You know, the writing of this was meant to be cathartic, because it took me a couple years to process it, and in 2015 I really started writing it. That was just a way of working through it and making sure that I was mentally happy and healthy, and that I would never make anyone pay for my mistakes the way Dennis Kelly had taken out all of his issues with himself on other people. 

After I had written it, the lessons were over. There was no pain. The making of it, it became art and it became about creating something. It became about comedy and timing and the editing of the script. It just became about that project and not about the initial heartbreak.

Tells us about Margaret Cho’s character, Margo. Did you have a real friend like that who helped you out?

Margaret’s character is actually a combination of a couple of women in my life. One of them is my mother, who was the first one who thought, “There’s something not right about this guy.” She’s also based loosely off my best friend in real life, who is queer, and there’s a shorthand that she and I have with each other, and I very much needed to see that character be queer because it was just the most relatable thing. She executed it beautifully.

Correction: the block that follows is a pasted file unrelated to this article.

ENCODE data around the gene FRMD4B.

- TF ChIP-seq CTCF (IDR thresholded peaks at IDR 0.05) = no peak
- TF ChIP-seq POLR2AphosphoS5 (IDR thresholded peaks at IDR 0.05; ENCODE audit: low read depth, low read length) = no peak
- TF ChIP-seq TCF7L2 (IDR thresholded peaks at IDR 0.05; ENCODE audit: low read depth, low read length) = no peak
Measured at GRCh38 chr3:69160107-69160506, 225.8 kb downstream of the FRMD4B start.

Then you have Rebecca Rittenhouse’s character, Serena, who comes into Andrea’s world, sort of out of her element, but she ends up helping her. Is she based on a real person?

She’s based on my biggest competition, Beyoncé. No. This is less about a person and more about creating a character who was the physical manifestation of competition, and of a feeling. I really wanted to sort of explore this idea that as women, we’re always pitted against each other, but we’re always told to act like that’s not happening. I wanted to create a character who’s so impossibly beautiful, so different, and so on her own path that Andrea has to arrive at the conclusion that this girl is not standing in your way. Whatever is meant to be yours will be yours. I wanted to have fun with that frustration that we’ve all felt towards someone who we feel is a rival, but who probably doesn’t even think of us.